Live review: Roger Waters @ the Pepsi CenterBy Candace Horgan and John Leyba | November 24th, 2010 | 7 comments
It’s pretty difficult to overstate the sheer awesomeness of “The Wall.” Pink Floyd fans may argue ’till the earth goes up in a nuclear inferno as to which Floyd album is the best, but for the coherence of theme, strength of the music, and subsequent melding of art, imagery, sound and words into a live setting, “The Wall” is unmatched.
Floyd bassist Roger Waters, who wrote most of the material on “The Wall,” brought a full-scale production of the album to the Pepsi Center Tuesday night. The show consisted of the first half of the album, a short intermission, and the second half of the album. No other material was played, leaving “The Wall” to stand on its own strengths.
Thematically, “The Wall” touches on many concepts. The original album was inspired by Floyd’s dissatisfaction with playing to arena audiences, as they felt removed from the fans. In the few concert performances of “The Wall” in 1980, the band played the first part of the album while a giant wall was erected on stage in front of them, and played the second set behind the wall, tearing it down at the end.
At the Pepsi Center, Waters melded elements of musical theater into the performance, and used updated technology to create something even grander than the original. One fan leaving the Pepsi Center mentioned he’d seen one of the original performances in L.A., and that the wall itself remained blank for much of the show. Tuesday night, the wall became a giant projection screen, at times scribbled with graffiti to resemble the Berlin Wall.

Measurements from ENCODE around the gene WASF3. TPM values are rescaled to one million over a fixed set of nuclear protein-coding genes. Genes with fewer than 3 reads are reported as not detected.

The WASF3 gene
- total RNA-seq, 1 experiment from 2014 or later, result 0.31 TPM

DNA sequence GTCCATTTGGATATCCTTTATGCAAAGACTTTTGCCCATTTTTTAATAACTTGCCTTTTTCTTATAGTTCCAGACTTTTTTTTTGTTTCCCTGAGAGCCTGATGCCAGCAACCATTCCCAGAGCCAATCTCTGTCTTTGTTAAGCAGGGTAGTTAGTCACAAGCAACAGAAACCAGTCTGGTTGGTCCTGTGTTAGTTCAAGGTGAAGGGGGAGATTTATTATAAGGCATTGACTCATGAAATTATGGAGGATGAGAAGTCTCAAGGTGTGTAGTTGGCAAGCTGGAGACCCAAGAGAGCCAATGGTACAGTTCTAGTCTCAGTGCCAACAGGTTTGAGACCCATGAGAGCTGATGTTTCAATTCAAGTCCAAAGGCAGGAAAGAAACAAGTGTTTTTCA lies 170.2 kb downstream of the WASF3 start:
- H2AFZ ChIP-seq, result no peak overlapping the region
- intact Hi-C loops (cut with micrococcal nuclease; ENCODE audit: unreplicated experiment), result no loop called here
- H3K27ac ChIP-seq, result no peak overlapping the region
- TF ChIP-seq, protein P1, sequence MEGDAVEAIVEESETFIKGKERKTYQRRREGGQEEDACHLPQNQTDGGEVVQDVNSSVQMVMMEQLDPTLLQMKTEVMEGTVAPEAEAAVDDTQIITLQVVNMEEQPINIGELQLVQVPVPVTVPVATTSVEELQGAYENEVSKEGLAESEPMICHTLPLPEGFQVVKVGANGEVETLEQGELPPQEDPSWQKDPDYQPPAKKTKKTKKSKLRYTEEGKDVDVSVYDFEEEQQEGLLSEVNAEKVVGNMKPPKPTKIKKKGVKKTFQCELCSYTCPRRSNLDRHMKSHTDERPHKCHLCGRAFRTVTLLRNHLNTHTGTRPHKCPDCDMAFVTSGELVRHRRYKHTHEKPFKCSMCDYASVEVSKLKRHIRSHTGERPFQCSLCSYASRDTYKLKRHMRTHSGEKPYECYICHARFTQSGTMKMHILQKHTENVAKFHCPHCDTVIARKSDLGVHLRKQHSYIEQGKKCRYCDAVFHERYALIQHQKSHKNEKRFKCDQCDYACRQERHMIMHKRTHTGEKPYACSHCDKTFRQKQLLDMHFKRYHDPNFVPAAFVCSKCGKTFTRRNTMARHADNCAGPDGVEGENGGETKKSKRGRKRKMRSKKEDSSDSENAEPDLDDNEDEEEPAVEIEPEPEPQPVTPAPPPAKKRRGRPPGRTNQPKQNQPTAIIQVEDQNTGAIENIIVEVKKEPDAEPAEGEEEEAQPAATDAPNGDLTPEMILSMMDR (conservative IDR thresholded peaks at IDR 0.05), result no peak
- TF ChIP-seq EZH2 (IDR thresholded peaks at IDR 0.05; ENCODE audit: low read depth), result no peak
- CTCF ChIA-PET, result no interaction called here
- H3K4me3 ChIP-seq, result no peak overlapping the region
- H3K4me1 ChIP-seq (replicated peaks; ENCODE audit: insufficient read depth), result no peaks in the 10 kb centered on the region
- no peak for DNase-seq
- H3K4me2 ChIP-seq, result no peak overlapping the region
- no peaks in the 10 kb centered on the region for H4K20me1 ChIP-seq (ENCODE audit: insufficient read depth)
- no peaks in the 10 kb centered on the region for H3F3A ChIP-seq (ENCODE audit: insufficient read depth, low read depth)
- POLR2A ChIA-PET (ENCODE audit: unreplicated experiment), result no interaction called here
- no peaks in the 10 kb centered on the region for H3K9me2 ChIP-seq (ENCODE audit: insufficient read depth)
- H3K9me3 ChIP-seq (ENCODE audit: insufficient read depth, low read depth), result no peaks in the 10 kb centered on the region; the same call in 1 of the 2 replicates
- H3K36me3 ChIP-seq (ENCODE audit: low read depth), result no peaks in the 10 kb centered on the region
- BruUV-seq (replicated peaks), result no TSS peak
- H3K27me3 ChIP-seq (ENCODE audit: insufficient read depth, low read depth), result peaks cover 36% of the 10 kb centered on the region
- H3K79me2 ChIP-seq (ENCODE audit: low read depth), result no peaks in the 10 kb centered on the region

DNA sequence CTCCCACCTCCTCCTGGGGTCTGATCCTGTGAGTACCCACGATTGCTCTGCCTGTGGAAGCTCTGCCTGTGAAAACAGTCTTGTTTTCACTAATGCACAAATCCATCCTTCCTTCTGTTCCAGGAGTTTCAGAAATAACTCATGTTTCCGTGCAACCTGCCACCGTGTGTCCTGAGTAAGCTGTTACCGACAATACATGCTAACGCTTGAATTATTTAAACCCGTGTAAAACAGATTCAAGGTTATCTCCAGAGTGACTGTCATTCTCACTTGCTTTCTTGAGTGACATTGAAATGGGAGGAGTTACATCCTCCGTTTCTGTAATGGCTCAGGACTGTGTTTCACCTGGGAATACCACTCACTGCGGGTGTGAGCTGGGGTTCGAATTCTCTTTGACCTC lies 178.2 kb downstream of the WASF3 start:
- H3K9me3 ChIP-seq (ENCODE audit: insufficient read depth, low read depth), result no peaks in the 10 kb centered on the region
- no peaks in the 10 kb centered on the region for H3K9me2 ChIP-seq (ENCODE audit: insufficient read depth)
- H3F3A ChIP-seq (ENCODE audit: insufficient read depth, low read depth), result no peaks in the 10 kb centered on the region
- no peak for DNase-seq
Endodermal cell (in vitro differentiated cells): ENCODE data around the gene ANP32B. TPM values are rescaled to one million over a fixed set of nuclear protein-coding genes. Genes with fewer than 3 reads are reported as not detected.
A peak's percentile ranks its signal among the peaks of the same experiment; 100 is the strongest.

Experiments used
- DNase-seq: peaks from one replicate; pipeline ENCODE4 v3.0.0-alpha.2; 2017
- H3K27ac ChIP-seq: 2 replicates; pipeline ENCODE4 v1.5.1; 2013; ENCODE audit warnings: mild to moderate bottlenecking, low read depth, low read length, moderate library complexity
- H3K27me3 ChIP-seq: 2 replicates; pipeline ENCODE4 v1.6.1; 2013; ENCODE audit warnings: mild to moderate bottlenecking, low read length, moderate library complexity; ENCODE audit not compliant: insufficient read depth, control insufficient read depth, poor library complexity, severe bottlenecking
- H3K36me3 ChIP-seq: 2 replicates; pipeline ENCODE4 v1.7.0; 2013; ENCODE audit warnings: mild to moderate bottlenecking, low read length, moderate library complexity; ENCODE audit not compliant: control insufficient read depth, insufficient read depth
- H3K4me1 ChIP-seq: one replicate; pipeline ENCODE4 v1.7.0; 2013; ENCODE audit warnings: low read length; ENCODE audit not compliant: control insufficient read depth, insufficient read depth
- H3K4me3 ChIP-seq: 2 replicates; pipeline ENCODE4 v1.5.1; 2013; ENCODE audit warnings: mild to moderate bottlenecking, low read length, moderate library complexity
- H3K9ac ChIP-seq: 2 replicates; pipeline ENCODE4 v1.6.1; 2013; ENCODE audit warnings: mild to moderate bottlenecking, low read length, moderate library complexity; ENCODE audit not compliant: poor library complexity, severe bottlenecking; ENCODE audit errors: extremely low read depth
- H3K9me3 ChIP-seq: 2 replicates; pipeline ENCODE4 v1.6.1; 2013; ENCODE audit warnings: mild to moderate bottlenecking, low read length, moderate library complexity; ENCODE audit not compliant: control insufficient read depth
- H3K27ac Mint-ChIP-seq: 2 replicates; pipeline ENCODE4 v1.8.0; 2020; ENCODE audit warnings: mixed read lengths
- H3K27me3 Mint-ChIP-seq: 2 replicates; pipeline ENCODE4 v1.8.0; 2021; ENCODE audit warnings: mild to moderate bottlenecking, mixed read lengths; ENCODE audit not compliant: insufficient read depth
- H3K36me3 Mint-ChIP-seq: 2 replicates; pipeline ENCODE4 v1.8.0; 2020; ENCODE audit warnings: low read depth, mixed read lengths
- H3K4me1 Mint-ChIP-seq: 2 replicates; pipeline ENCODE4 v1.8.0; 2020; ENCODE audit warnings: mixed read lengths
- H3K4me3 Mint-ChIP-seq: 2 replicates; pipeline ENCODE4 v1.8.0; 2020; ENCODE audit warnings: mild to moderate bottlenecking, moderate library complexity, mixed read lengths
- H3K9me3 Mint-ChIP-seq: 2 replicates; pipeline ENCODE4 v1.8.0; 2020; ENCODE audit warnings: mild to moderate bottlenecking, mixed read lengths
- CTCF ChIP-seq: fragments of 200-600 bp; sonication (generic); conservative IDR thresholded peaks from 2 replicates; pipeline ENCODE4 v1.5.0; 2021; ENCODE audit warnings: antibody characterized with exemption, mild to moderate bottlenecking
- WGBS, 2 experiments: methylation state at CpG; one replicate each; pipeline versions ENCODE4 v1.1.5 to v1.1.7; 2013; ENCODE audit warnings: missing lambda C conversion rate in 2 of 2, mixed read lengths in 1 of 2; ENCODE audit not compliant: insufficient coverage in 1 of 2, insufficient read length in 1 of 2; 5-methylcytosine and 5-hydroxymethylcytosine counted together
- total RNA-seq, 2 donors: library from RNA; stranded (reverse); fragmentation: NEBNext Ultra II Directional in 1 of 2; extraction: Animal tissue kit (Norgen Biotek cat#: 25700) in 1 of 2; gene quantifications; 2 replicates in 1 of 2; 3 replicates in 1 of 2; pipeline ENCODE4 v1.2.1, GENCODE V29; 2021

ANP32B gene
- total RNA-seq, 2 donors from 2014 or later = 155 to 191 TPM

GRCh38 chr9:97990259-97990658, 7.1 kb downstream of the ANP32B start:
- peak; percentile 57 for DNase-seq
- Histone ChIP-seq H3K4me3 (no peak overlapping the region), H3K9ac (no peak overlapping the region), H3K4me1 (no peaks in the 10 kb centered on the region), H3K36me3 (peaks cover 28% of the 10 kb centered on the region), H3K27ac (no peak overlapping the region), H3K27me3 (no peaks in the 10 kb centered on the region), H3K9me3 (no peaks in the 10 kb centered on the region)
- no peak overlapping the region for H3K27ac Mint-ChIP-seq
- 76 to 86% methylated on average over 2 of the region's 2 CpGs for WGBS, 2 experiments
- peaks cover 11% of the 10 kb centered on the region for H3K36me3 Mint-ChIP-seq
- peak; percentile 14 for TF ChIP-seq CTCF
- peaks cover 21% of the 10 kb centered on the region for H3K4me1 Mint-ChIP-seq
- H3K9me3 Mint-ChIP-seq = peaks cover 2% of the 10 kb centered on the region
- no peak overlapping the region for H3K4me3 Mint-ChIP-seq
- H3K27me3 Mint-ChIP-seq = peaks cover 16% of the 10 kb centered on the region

During the intermission, Waters turned it into a war memorial, projecting images and tributes to people who have died in the last century of brutal bloodshed, including Waters’ own father, whose death in World War II is a prominent part of songs like “Another Brick in the Wall, Part I.”
The spectacle part of the show ranged from a series of sparklers shot from above to mimic an airplane firing bullets, to the giant, menacing puppets of the teacher and a woman that resembled a praying mantis. These could have easily overshadowed the music in less capable hands, but Waters and his band were in top form from the opening note of “In the Flesh.”
Floyd used to experiment with sound in their concerts, including quadraphonic sound. Given that history, it’s no surprise that Waters’ performance of “The Wall” had elements of surround sound. A helicopter seemed to fly right over the audience’s head. Frequently, ambient sounds and prerecorded speech from the album echoed from the back of the arena, creating a lush soundscape for the material.
In many ways, “The Wall” seems prescient of some of the issues that are in the news today, and Waters deftly utilized imagery to reinforce that link. During “Mother,” which Waters sang in stereo with a recording of his Earls Court performance in 1980, a cartoon image of a security camera panned back and forth over the audience while “Big Mother is Watching” played across the screen. During “Goodbye Blue Sky” planes dropped bombs shaped like crosses, a Star of David, a Shell Oil symbol, a Mercedes symbol, a communist hammer and sickle and dollar signs.
At one point, Waters referenced the “poor, miserable, fucked-up Roger” who gave birth to “The Wall.” On Tuesday night, it seemed he’d made peace with that dour part of himself, and instead embraced the brilliance of “The Wall.” He frequently smiled between songs, and during “Comfortably Numb,” raised his arm in triumph to the crowd, which roared their appreciation.
Whether this is Waters’ swan song is unknown, but if he does retire from the road, it will be with a bang.
John Leyba is a Denver Post photojournalist and regular contributor to Reverb.